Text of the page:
The Hanoi Times - Experts expressed decidedly mixed feelings about foreign consultants’ proposals for a much larger Hanoi of the future at a seminar organized by the Hanoi Union of Scientific and Technological Associations (HUSTA) last week. Here we summarize reports from the vernacular papers Dan Tri, An Ninh Thu Do and VietNamNet.
The former head of Hanoi City’s Planning and Architecture Department, Dao Ngoc Nghiem, is particularly critical of the ‘master plan’ recently submitted to the city government. It is “simply not feasible,” he said.
The plan is the work of an American-Korean consortium, PPJ, which groups the American design firm Perkins Eastman, the Korean engineering and construction giant, POSCO, and a Korean-American design firm, Jina. Its ‘Master Plan to 2030, with a Vision to 2050,’ developed in a year of work, was reportedly well-received by city and national leaders.
Nghiem, now a deputy chairman of the Urban Planning Association, was addressing a crowd at a workshop organized by the Hanoi Union of Scientific and Technological Associations last week. He took strong issue with the PPJ vision that Hanoi could become the “world’s top sustainable metropolis,” with a population of 15 million and per capita income of 20,000 per year by 2030.
Noting that the present average income of Hanoians is $830 per person per year, far below HCM City incomes, Nghiem said – sarcastically – that he “quivered with joy” when he learned from PPJ that in ten years, Hanoi per capita income could reach the current South Korean level.
In the former planning chief’s view, PPJ presented a beautiful scenario but not the means to achieve it. Hanoi has many advantages, he said, and it is reasonable to aspire to “a certain position in the Asia-Pacific region” but not to world leadership.
Echoing Nghiem’s opinion, Chairman Bui Tam Trung of the Hanoi Association for Natural and Environmental Protection said that the capital’s central space is already densely exploited. There are construction sites everywhere and the space for trees and lakes is being “nibbled away.”
Over the next 3-5 decades, Trung offered, rather that vie to be another nondescript ‘modern city,’ Hanoi should aim to develop its own characteristics, including open space, trees, bodies of water, natural landscapes, climate, cultural heritage and characteristic Oriental way of life.
“Hanoi cannot compete to become a super-modern city, with the most high rise buildings or golf courses,” Trung said. “We should not imagine a capital which tops the country in every respect.” “The scale the plan proposes – why, Hanoi would be larger than Moscow!” added Professor Nguyen Xuan Han.
The proposed metropolitan green belt for Hanoi also concerned many of the experts at this seminar. “In the past, Hanoi was sheltered by a green belt but it has been pierced through by neighbouring provinces intent on participating in the area’s urbanization and industrial development,” Nghiem said.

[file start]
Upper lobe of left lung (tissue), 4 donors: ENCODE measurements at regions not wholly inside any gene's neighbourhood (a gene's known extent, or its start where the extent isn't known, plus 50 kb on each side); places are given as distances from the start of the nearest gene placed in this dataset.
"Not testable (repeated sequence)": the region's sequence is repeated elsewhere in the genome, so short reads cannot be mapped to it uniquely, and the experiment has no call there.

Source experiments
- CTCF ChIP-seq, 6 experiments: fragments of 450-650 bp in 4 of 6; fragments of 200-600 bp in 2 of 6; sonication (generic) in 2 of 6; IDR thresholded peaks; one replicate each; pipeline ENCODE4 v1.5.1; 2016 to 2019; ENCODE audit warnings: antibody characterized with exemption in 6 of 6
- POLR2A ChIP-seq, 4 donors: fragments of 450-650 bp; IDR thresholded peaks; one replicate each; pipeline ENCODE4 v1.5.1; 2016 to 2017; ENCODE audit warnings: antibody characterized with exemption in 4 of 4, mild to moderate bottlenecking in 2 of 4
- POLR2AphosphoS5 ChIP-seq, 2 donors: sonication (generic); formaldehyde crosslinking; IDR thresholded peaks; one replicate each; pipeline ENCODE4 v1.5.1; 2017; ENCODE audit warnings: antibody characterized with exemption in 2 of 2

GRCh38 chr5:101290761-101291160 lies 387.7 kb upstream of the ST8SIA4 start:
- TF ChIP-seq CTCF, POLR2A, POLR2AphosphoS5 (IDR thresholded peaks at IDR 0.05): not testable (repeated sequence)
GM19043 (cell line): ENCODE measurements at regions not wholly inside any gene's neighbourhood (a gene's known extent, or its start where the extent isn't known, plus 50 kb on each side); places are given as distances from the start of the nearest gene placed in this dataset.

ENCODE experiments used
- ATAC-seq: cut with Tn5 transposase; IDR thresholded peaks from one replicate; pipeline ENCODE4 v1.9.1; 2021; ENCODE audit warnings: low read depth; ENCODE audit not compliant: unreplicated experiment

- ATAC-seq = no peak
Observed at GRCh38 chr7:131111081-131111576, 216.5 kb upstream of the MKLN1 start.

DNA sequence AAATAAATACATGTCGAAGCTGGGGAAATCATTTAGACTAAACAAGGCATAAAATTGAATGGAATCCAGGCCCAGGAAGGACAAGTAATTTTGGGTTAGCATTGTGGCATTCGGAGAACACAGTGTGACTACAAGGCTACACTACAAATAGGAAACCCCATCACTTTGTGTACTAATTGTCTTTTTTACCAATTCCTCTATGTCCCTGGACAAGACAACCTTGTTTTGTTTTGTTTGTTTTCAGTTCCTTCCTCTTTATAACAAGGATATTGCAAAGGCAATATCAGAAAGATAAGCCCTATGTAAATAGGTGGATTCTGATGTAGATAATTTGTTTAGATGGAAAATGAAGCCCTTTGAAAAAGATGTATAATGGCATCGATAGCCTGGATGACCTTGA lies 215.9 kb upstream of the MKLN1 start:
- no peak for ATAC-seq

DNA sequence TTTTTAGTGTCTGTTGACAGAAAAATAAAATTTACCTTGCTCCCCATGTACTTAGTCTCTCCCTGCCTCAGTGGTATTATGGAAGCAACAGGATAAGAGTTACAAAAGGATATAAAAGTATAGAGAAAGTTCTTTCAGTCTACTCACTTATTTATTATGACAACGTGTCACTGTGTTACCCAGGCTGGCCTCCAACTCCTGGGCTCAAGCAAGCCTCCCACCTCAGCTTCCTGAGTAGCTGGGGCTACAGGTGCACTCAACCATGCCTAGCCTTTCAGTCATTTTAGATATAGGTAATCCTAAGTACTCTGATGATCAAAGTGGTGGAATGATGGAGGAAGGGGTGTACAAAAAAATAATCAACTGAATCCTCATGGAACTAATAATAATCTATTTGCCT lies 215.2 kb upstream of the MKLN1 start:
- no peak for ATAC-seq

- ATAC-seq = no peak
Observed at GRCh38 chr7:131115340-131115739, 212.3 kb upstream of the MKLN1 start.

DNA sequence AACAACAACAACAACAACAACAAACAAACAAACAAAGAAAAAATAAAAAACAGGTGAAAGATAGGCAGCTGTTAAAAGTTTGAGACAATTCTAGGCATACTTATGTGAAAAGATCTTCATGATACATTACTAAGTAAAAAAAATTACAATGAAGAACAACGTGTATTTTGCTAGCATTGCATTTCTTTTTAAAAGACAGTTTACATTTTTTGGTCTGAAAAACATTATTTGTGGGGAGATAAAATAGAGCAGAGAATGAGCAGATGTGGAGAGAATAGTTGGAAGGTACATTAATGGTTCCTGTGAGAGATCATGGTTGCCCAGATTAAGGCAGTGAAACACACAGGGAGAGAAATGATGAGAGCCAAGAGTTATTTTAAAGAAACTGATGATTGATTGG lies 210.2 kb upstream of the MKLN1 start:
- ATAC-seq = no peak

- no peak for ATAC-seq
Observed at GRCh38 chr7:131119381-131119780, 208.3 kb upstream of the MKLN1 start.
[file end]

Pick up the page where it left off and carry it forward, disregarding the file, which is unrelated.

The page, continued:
“It is a good idea to build a green belt again but we need to make clear what ‘green’ means and where will be green,” Nghiem continued. “Hanoi has many rivers, ponds and lakes. Are these ‘green space’? The draft master plan suggests building 1400 square kilometers of urban areas in the next 20 years while the Capital Region (spanning eight cities and provinces, including Hanoi) only permits 1100 square kilometers. If we urbanize like that, how can the capital city be green?”
Many participants at the workshop rejected outright the PPJ proposal to locate a ‘national administrative centre’ in far to the west in Thach That district, north across the Red River in Dong Anh district, or to the southwest in the area between the Tich and Day rivers).
Dr. Vu Hoan, a HUSTA vice chairman, said that the current centre, Ba Dinh district in central Hanoi, should remain the pivot for future siting of the Government’s administrative infrastructure. Others supported Dr. Lam Quang Cuong of the Hanoi Construction University when he argued for sticking to the existing plan to expand Government offices into the area west of West Lake.
Dr. Nguyen Hoan of the Vietnam Economic Association commented said this aspect of the master plan didn’t reflect the viewpoint of Hanoi citizens or the Vietnamese way of thinking.
Cuong emphasized that planning for a ‘new city’ is off the mark. Present day Hanoi has already over 4 million citizens. That’s enough, Cuong suggested; it would be better to limit the population of the central area to five or six million, not to aim to turn Hanoi into a giant city in the future.
The experts agreed that Hanoi needs a new international airport, but disagreed where it should be. Cuong took issue with PPJ’s proposal that an airport be built in Phu Xuyen district, south-south-east of central Hanoi, saying that site is too far from Hai Phong City, the second largest city in the north. Endorsing Cuong’s idea, Hoan of the Vietnam Economic Association argued that the new airport should be east of Hanoi in Hai Duong or Hung Yen province.
Tran Thanh Loi, speaking for the Hanoi Department of Transportation, expressed concern that the master plan does not make adequate provision for roads and parking spaces.
Some expressed worry about the finances needed to implement this planning. “The foreign consultants introduced two alternatives. What resources does each plan need? Where is that money going to come from in this difficult situation?” asked Hoan.